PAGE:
What is the Role of Architecture?

Public health is concerned with the prevention of disease and injury… to what extent do architecture and the built environment play a role in preventing injury? Architecture and infrastructure have a direct impact on the public. A building can invite the use of stairs over an elevator through proper placement, lighting, and proportion of stair tread to riser. These activities can increase physical activity and opportunity for social engagement, improving health and well-being. For centuries, architects have understood that design has far reaching effects, but this understanding was mostly qualitative and difficult to measure. Only recently have researchers and scientists become interested in developing correlation between place and health. Studies during the past few decades have begun to show the enormous influence the built environment has on populations. Spatial relationships have an impact on how people interact, whether they choose to walk or take the stairs, whether or not they feel safe and relaxed.

The notion of urban environments impacting health is by no means a new idea. With the rise of the industrial city, designers became advocates for worker health and safety, and many believed that a closer connection to nature was the answer. One of the most well known examples of health-based activism resulting in a physical intervention is Central Park in Manhattan. Frederick Law Olmsted and Calvert Vaux deemed tenement housing conditions as inadequate; data seemed to support their theory that the buildings were making people sick – high numbers of tuberculosis cases were reported in the cavernous structures. While much of the speculation about cause of disease was inaccurate (the science of bacterial infections was just emerging at that time), there were many other health benefits of park systems developed and implemented at the urging of health advocates.

Parks are only part of the story, though. As time passed, dense cities progressed toward the decentralized suburban model – neighborhoods were now filled with light, air and greenery. But with the suburbs came the automobile, and a more sedentary lifestyle. The effects, notably the rise of obesity rates, were startling to planners. As data emerged, a correlation between sprawl and obesity was noted by a multitude of researchers. Cities and planning groups began to work with public health professionals to combat the effects of ill health – an issue that was supposed to have been solved with the rise of the idyllic single-family home on a cul-de-sac.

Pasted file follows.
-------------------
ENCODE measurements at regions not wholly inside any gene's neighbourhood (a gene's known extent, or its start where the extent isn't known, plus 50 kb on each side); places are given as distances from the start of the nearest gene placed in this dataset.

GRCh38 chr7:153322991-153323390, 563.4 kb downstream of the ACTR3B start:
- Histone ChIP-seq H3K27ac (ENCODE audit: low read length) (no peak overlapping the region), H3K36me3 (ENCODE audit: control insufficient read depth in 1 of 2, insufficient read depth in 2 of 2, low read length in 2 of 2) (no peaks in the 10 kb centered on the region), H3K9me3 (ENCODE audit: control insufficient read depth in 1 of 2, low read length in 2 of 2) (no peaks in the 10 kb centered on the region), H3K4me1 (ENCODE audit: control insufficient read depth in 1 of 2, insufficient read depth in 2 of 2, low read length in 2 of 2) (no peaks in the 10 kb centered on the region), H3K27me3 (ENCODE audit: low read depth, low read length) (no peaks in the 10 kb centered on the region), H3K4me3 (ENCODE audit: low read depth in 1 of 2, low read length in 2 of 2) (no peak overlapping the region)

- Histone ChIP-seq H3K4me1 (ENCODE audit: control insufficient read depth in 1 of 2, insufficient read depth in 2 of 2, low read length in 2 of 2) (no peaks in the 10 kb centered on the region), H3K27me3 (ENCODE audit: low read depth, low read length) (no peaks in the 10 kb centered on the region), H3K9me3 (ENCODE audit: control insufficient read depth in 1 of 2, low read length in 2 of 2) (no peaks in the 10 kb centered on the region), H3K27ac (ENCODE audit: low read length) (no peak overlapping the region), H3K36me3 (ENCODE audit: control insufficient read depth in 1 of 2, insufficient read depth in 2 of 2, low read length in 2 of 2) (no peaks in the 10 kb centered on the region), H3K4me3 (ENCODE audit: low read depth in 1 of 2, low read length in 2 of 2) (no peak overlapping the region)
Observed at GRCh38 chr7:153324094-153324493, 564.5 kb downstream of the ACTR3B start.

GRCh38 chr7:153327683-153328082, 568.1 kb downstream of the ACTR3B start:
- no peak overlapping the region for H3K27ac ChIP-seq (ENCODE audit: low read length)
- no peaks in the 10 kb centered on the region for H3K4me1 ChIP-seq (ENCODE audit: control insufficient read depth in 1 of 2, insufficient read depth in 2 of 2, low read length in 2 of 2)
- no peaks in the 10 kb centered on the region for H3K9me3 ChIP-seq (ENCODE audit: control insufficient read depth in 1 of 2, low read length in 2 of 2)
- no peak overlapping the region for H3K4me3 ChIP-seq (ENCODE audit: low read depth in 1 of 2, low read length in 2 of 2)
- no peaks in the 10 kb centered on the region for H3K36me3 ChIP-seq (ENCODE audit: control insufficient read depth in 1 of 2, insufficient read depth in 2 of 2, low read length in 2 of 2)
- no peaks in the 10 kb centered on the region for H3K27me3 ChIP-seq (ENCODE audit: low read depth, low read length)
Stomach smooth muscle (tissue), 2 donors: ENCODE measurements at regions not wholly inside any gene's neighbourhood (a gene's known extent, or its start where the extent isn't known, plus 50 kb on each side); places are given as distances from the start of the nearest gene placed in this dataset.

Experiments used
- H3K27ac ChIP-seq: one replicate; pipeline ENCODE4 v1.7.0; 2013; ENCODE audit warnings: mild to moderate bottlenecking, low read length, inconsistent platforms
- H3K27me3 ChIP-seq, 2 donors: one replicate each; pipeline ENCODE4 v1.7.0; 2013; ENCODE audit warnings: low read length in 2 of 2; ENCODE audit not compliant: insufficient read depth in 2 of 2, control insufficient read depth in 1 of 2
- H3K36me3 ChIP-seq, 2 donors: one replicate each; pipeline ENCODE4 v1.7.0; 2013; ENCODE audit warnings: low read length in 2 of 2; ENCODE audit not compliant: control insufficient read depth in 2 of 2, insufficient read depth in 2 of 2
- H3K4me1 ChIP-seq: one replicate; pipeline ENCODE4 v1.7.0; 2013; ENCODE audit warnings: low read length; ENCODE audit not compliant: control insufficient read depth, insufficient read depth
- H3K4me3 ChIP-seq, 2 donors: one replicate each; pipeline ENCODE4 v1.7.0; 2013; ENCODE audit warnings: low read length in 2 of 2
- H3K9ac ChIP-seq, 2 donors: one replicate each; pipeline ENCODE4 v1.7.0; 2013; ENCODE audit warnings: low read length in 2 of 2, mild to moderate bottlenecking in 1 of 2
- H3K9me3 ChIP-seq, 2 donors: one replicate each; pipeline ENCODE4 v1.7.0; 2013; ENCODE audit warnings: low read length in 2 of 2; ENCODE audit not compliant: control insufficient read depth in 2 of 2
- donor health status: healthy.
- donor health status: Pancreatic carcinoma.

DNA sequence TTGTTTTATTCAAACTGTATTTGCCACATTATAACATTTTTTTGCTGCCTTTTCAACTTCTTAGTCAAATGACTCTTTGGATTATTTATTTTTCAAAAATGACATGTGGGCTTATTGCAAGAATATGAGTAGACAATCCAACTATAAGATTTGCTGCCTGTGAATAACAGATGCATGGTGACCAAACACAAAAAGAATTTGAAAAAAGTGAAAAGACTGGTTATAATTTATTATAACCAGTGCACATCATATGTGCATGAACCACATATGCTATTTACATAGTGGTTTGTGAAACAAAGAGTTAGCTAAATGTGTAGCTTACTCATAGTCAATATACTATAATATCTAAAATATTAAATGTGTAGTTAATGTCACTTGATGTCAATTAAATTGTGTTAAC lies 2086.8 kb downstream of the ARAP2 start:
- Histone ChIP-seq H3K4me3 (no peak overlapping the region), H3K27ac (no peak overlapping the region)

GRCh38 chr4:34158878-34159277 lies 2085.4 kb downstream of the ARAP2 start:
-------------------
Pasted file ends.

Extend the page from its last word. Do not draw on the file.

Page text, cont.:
The problem, then, is not simply the proximity to green space, but also the quality of the space, and the access to that space. To be successful, a space cannot simply exist. Instead, it must be well thought-out and examined from many angles. Spaces can be designed to invite play, to invoke a sense of hushed awe, to relax, to treat and filter storm-water runoff, to calm traffic, etc. That is, spaces can be treated to evoke an emotional response, or provide a utilitarian function. The best spaces will do both, and in doing both, promote the well-being of residents.

An over-simplification of difficulties can be a danger to architecture, but the embrace of too much complexity is a danger in its own right. The solution may be, instead, to consider public health at the local level.

Sources: http://www.jhsph.edu/about/what-is-public-health/

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The Urban Block, Resiliency and Public Health

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What was your outdoor experience as a child? Did you grow up in an urban environment? Did you play in the woods? Did your mom yell across the neighborhood when it was time for dinner?

I was lucky enough to have all of these experiences. My best friends, brothers and I played baseball in the dirt lot across the alley from our houses, using green walnuts from the tree in our yard as baseballs – no need to search for the ball after hitting a home run – there was an endless supply of walnuts to swing at. We also played in the woods; parks are common and plentiful in the low-density cities of the midwest. And it turns out that all of these outdoor experiences helped to shape my health and well-being.